application for disability retirement benefits in a “Final Order” entered on August 25, 2005. Hollen subsequently filed a petition for review in the Franklin Circuit Court pursuant to Kentucky Revised Statutes (KRS) 61.665(5) and KRS 13B.140. She specifically disagreed with the Retirement Systems’ conclusion that she had failed to provide objective evidence to show that she was unable to perform her job duties as a cook/baker. On December 17, 2008, the circuit court entered an “Opinion and Order” in which it affirmed the denial of Hollen’s application for disability retirement benefits. As to Hollen’s claimed physical ailments, the court justified its decision as follows: Ultimately, the Board based its rejection of Plaintiff’s appeal upon a lack of objective medical evidence of disabling injury. Plaintiff did present objective medical evidence that she experienced some degenerative disc disease and osteoarthritis; however, treating physicians consistently referred to these conditions as substantially normal. There was no indication that those slight spinal abnormalities were disabling. Further, although the Board recognized that Plaintiff did, in fact, have fibromyalgia, there was very little supplemental or objective information about the extent to which that should have disabled Plaintiff. Given the whole record, the Board’s decision as to Plaintiff’s physical condition was based upon substantial evidence. As to Hollen’s claim of disabling depression, the court found no error with the Board’s conclusion that her depression was a condition that predated her employment with the Clay County Board of Education: Plaintiff also submitted medical records from doctors who treated her depression. These records include -10-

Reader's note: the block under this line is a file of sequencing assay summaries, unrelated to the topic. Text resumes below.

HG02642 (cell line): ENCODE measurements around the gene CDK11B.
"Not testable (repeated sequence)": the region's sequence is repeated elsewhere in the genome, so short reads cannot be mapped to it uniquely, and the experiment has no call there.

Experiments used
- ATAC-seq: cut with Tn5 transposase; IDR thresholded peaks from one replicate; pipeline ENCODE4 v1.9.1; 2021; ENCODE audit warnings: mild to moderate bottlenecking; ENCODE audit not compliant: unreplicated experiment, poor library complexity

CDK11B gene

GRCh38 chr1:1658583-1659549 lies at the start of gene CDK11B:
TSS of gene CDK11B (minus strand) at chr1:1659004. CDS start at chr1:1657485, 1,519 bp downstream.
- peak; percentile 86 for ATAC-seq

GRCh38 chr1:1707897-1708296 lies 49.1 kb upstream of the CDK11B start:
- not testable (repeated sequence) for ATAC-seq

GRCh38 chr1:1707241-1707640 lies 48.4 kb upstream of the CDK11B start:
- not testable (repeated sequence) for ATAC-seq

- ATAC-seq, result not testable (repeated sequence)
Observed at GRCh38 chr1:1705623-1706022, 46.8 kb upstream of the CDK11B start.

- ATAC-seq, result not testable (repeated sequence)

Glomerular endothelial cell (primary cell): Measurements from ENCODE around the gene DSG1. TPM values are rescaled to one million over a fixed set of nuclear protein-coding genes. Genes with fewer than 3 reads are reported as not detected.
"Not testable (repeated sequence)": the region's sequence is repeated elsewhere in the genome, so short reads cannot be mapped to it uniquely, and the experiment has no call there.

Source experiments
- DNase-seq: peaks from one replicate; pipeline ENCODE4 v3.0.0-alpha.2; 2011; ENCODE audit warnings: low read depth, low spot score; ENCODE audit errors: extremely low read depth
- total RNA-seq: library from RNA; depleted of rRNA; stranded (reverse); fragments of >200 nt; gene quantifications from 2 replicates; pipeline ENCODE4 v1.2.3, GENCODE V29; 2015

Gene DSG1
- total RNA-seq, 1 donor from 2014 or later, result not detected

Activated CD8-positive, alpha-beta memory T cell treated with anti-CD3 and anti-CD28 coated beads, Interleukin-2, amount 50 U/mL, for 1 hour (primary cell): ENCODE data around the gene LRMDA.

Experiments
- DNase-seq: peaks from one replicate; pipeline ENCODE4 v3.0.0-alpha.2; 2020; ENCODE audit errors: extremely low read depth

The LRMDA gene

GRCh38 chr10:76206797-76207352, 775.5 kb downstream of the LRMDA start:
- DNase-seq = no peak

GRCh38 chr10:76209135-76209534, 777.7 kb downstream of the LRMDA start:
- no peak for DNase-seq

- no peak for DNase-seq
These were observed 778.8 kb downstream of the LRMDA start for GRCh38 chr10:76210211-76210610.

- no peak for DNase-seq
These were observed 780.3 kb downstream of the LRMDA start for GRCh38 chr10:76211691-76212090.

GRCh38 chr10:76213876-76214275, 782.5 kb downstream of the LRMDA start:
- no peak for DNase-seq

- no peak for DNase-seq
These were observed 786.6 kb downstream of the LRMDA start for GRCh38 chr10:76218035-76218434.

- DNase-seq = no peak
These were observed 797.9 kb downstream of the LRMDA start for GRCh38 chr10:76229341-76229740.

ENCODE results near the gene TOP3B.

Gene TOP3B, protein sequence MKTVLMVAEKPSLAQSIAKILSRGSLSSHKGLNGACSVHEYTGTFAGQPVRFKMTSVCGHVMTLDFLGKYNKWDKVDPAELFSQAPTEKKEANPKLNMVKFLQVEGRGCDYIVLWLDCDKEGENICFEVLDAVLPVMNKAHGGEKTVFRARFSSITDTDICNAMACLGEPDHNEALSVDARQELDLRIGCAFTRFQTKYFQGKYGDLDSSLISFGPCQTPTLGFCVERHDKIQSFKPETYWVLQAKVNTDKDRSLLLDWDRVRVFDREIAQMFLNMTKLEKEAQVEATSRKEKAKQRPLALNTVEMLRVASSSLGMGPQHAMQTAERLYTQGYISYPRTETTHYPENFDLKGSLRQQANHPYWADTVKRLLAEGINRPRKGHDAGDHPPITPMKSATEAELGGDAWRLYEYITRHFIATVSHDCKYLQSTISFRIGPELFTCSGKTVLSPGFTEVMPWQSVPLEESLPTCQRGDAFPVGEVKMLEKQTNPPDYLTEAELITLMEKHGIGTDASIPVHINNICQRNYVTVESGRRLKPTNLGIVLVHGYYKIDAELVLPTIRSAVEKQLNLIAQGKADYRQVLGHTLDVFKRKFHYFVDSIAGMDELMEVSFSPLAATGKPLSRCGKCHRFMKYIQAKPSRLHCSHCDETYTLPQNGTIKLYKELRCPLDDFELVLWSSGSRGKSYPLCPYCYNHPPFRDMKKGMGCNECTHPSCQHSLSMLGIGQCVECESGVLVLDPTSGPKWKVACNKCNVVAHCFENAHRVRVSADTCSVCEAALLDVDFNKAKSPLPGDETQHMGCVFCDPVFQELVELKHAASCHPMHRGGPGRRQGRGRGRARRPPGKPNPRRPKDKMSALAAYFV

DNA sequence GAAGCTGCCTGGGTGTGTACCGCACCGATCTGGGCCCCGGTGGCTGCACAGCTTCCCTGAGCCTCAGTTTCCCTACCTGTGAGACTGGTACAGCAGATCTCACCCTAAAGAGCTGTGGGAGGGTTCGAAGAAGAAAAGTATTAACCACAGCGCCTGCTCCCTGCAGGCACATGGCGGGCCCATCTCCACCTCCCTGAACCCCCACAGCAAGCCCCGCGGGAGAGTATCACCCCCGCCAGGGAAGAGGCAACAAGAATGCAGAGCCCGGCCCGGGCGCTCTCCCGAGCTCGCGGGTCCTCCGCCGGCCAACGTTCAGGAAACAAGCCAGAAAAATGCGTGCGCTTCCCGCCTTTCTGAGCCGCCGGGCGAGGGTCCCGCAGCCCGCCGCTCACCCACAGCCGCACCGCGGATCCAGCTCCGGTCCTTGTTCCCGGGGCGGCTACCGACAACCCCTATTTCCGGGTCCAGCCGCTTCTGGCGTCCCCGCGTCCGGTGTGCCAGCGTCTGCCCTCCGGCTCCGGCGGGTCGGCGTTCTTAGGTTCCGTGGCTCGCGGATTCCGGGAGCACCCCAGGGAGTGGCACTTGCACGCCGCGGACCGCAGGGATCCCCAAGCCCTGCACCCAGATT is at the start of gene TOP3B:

doctors’ observations of her emotional state, the stressors Plaintiff encountered, Plaintiff’s reports of hopelessness and crying spells, medications Plaintiff took to regulate her mental state, and some largely illegible records provided by one mental health professional. Also included in these records are intake forms and preliminary interviews with Plaintiff, which document two suicide attempts that occurred before Plaintiff began working for the Clay County Board of Education. Based upon those two incidents, it was certainly permissible for the Board to conclude that Plaintiff’s depression predated her membership in CERS, which made her ineligible for disability retirement benefits. This appeal followed. DISCUSSION On appeal, Hollen argues that the circuit court erred in affirming the administrative decision denying her application for disability retirement benefits and claims that that decision went against the evidence. Pursuant to KRS 13B.090(7), the burden of proof rests on the party who is seeking benefits from the agency. McManus v. Kentucky Retirement Systems, 124 S.W.3d 454, 457-58 (Ky. App. 2003). In cases where a party seeking disability retirement benefits was denied such, “the issue on appeal is whether the evidence in that party’s favor is so compelling that no reasonable person could have failed to be persuaded by it.” Id. at 458. “In its role as a finder of fact, an administrative agency is afforded great latitude in its evaluation of the evidence heard and the credibility of witnesses, including its findings and conclusions of fact.” Aubrey v. Office of Attorney General, 994 S.W.2d 516, 519 (Ky. App. 1998). Accordingly, “[a] reviewing